South Korean political parties on Sunday lambasted Japanese Prime Minister Shinzo Abe on Sunday on reports that the draft of his speech marking the end of World War II this week would not include any words of apology.
The Asahi Shimbun reported that the draft of Abe’s statement does not include the word “apology” to Asian countries, which was included in two past landmark statements, according to the draft that he showed the executives of the ruling Liberal Democratic Party and junior coalition partner, Komeito.
Japanese Prime Minister Shinzo Abe. (Yonhap)
“Japan should bear in mind that it would end up losing its reputation if it keeps avoiding apologizing over the past acrimonious act,” Saenuri Party spokesman Kim Young-woo said.
“Prime Minister Abe should recognize that reflecting on its past history is the only way to show how mature Japan has become.”
The main opposition New Politics Alliance for Democracy echoed the concerns.
“It is regrettable that Japan has made no apology as we mark the 70th anniversary of Korea’s liberation from imperialist Japanese rule,” said NPAD spokeswoman Yoo Eun-hae.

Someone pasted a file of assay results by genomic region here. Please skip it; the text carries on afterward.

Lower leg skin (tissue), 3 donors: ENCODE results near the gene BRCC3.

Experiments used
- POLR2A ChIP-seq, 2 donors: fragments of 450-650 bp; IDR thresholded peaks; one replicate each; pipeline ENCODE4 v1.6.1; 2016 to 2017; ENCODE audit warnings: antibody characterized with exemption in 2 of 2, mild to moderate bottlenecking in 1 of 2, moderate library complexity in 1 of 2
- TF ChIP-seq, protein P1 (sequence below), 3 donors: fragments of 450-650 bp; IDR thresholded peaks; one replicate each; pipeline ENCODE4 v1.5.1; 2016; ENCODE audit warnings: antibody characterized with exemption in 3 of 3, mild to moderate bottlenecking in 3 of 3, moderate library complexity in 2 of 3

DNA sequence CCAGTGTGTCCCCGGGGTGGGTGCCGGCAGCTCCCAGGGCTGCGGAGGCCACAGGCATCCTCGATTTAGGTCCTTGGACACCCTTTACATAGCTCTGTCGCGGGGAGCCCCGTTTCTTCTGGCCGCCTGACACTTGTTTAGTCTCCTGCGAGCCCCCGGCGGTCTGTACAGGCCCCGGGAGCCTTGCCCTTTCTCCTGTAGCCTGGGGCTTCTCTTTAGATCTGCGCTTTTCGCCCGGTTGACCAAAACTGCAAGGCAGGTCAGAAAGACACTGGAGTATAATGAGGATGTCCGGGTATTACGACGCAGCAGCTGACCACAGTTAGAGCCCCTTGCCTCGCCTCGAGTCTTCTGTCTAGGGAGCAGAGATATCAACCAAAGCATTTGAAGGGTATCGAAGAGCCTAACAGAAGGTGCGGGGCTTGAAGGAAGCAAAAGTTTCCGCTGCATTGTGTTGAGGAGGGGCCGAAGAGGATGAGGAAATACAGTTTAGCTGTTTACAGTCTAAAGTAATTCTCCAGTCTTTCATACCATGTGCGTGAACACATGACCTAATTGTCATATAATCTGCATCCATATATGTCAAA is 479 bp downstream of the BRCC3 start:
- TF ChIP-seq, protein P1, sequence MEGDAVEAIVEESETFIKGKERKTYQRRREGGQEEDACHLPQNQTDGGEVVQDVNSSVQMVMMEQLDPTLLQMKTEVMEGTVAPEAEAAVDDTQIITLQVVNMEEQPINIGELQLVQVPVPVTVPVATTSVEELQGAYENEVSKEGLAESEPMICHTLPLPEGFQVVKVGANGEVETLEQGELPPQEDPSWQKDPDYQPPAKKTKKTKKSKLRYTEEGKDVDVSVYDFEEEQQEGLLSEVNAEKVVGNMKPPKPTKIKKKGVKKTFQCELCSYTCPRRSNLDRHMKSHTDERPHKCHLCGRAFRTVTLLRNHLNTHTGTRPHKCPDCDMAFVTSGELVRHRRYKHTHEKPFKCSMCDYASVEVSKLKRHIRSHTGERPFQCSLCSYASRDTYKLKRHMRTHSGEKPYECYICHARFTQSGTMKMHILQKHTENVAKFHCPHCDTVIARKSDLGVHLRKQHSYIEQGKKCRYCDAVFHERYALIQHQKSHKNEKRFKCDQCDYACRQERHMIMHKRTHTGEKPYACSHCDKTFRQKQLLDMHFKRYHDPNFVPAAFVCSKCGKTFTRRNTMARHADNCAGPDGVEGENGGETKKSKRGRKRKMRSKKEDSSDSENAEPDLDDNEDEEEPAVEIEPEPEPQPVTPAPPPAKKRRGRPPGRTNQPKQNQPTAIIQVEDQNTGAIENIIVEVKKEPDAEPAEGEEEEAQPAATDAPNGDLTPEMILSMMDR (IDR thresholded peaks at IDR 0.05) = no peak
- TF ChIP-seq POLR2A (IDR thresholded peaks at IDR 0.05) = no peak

“We believe that Japan is showing no commitment to taking Korea-Japan relations to the next level,” said Yoo.
According to the Asahi Simbun report, Abe reiterated that he will “inherit as a whole” the statements issued by former administrations, and the draft included the word “remorse” for the war, but the words “colonial rule and aggression” were not clearly explained to the satisfaction of the attendees.
South Korea has been keenly watching the development of Abe’s speech, with Cheong Wa Dae saying last week that the tone of the Aug. 15 Liberation Day speech by President Park Geun-hye on Japan would be determined after the release of Abe’s war-end anniversary statement on Friday.
By Yeo Jun-suk (firstname.lastname@example.org